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The 47-year-old man dies of Long Covid two months after leaving intensive care


The 47-year-old patient dies of Long Covid two months after his cheers as he walked out of the intensive care unit after a 60-day battle for life in the first wave

  • Roehl Ribaya was the last first wave Covid patient to leave a Blackpool hospital
  • He was cheered on by the intensive care unit in July but died last Thursday after a two-day coma
  • His widow, a nurse, says he never fully recovered from symptoms of Covid-19

A 47-year-old patient who was cheered on by the intensive care unit just two months ago after surviving a 60-day battle for his life is infected with & # 39; long Covid & # 39; died.

Aerospace engineer Roehl Ribaya, 47, arrived in the intensive care unit at Blackpool Victoria Hospital on May 29.

He spent 48 days on a ventilator before doctors and nurses could cheer him on from the hospital in July as he was their last Covid-19 patient from the first wave of the pandemic.

One man's father said at the time, “I was sure I was going to die. How can you thank people who saved your life? & # 39;

Roehl Ribaya was Blackpool Victoria Hospital's last Covid-19 patient from the first wave of the pandemic. He spent 60 days in intensive care and was cheered on from the hospital. He died from cardiac arrest last week, but his wife believes it was "long covid".

After his death last Thursday, his widow, nurse Stella Ricio-Ribaya, announced that he had "never recovered" from the long-term effects of the coronavirus and fears it could be one of many "long Covid" tragedies.

Ms. Ricio-Ribaya performed CPR on her husband after suffering cardiac arrest on Tuesday.

Then he fell into a coma and died last Thursday.

No autopsy was performed and the family does not know whether an examination will take place.

Government guidance released in May casts doubt on whether there will be a full investigation, as it says, "Covid-19 is not a reason in itself to refer a death to a coroner."

Mr. Ribaya's widow said, “He was never the same. He was so breathless the whole time.

Please follow government instructions so we can stop this virus. It was taken too early. We don't want to die anymore. & # 39;

The staff said they loved Roehl very much during his time on the ward. Following his death last week, his widow, Stella Ricio-Ribaya, announced that he was "never the same" after being diagnosed with Covid-19 and revealed that he has been hospitalized several times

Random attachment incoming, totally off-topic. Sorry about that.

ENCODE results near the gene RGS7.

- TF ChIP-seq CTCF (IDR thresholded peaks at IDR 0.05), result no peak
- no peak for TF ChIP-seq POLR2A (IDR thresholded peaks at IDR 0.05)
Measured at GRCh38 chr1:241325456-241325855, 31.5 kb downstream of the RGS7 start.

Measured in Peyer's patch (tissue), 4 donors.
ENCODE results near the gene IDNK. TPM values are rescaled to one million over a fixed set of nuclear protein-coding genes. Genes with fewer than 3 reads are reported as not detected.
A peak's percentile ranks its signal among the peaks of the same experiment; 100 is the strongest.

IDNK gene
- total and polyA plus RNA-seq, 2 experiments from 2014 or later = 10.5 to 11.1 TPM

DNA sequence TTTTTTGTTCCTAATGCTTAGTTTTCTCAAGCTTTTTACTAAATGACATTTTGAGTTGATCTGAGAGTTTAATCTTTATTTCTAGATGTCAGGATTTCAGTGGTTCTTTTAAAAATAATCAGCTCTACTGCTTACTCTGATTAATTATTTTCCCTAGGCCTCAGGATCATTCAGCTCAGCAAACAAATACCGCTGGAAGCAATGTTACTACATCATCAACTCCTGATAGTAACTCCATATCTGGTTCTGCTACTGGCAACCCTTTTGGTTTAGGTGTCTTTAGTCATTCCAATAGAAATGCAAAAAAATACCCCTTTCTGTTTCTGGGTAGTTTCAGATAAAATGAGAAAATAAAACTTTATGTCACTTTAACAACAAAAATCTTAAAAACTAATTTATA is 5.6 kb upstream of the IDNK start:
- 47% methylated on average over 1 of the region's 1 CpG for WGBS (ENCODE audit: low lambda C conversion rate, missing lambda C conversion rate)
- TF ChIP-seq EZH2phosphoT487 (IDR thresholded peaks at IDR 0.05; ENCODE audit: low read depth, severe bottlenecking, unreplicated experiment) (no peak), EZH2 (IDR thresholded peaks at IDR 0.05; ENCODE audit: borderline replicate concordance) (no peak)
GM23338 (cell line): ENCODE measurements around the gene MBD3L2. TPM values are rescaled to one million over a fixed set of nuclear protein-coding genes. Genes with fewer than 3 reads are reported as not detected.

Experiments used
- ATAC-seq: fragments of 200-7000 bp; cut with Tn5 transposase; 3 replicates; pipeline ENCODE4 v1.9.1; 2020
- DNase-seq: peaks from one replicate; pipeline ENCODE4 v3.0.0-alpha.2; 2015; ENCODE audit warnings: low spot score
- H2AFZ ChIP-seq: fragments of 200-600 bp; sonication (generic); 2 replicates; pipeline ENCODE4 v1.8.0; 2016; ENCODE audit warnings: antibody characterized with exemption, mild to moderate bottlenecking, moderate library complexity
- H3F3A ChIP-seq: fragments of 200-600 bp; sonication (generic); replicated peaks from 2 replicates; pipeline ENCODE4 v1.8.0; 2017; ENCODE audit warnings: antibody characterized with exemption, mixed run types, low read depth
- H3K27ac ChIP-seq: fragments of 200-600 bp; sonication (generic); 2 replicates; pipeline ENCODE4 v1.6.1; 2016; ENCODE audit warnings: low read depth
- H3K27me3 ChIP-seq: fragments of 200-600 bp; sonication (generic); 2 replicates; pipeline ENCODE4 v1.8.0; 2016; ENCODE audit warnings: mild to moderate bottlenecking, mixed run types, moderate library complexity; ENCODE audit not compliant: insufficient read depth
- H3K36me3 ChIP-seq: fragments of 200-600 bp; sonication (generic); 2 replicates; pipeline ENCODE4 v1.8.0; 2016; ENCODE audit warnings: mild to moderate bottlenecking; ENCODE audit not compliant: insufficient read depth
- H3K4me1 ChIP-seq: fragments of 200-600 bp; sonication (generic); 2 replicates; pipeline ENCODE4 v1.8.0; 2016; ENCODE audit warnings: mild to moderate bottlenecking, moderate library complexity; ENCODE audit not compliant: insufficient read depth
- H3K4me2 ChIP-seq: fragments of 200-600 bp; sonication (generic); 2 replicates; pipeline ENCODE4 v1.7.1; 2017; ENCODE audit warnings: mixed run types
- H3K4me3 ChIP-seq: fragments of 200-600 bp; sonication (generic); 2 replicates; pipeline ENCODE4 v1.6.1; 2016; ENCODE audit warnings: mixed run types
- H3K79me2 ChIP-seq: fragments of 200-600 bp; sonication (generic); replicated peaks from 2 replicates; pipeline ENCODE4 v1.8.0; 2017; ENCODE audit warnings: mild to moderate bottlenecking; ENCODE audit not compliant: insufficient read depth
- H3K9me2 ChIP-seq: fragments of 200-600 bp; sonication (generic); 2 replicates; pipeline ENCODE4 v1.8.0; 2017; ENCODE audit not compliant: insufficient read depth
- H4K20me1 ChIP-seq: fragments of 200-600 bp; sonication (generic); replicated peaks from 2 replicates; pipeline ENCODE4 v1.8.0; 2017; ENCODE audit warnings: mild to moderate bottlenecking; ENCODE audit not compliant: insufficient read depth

The staff said they loved Roehl very much during his time on the ward. After his death last week, his widow, Stella Ricio-Ribaya, announced he was "never the same" after being diagnosed with Covid-19. He was taken back to the hospital several times

Close friend Mark Delabajan said the family was "devastated".

He said Mr Ribaya's cause of death was cardiac arrest, with the secondary cause being post-fovid pulmonary fibrosis.

Mark added: & # 39; It's been Covid for a long time. His breath was never the same and he couldn't climb the stairs.

"He was taken back to the hospital several times."

He revealed how his friend was the "life and soul of the party … very funny and always joking".

"The Blackpool Victoria Hospital staff liked him very much," he added.

Mr Ribaya arrived at Blackpool Hospital on May 29 and spent 48 days in the intensive care unit on a ventilator.

In July, when he was released from intensive care, senior counselor Dr. Jason Cupitt, it signaled that they "survived the first wave of this silent killer".

Mr. Cupitt said at the time: “It is amazing to be able to say goodbye to our last Covid patient.

"While we are very fond of Roehl, the staff are so fond of saying goodbye that they send out the message that we survived the first wave of this silent killer."

Friends of Mr Ribaya say they were "devastated" after his death last week, while the trust of the hospitals caring for him added they were "extremely sad".

Friends of Mr. Ribaya say they are "devastated" after he passed away last week, while the trust of the hospitals caring for him added that they were "extremely sad".

Mr Cupitt admitted that the 2020 pandemic is the greatest "emotional roller coaster ride" in his 19 years as a consultant.

He added, “One of the hardest things to do was talking on the phone to families who couldn't be with loved ones.

"There are patients I will surely remember for the rest of my life as they were part of the most frightening and exciting time of my career."

Kevin McGee, executive director of the NHS Foundation Trust at Blackpool Teaching Hospitals said today that their staff were devastated when they died.

Mr. McGee added: "We were very saddened by Roehl's death and our thoughts and prayers go with his family during this sad time."

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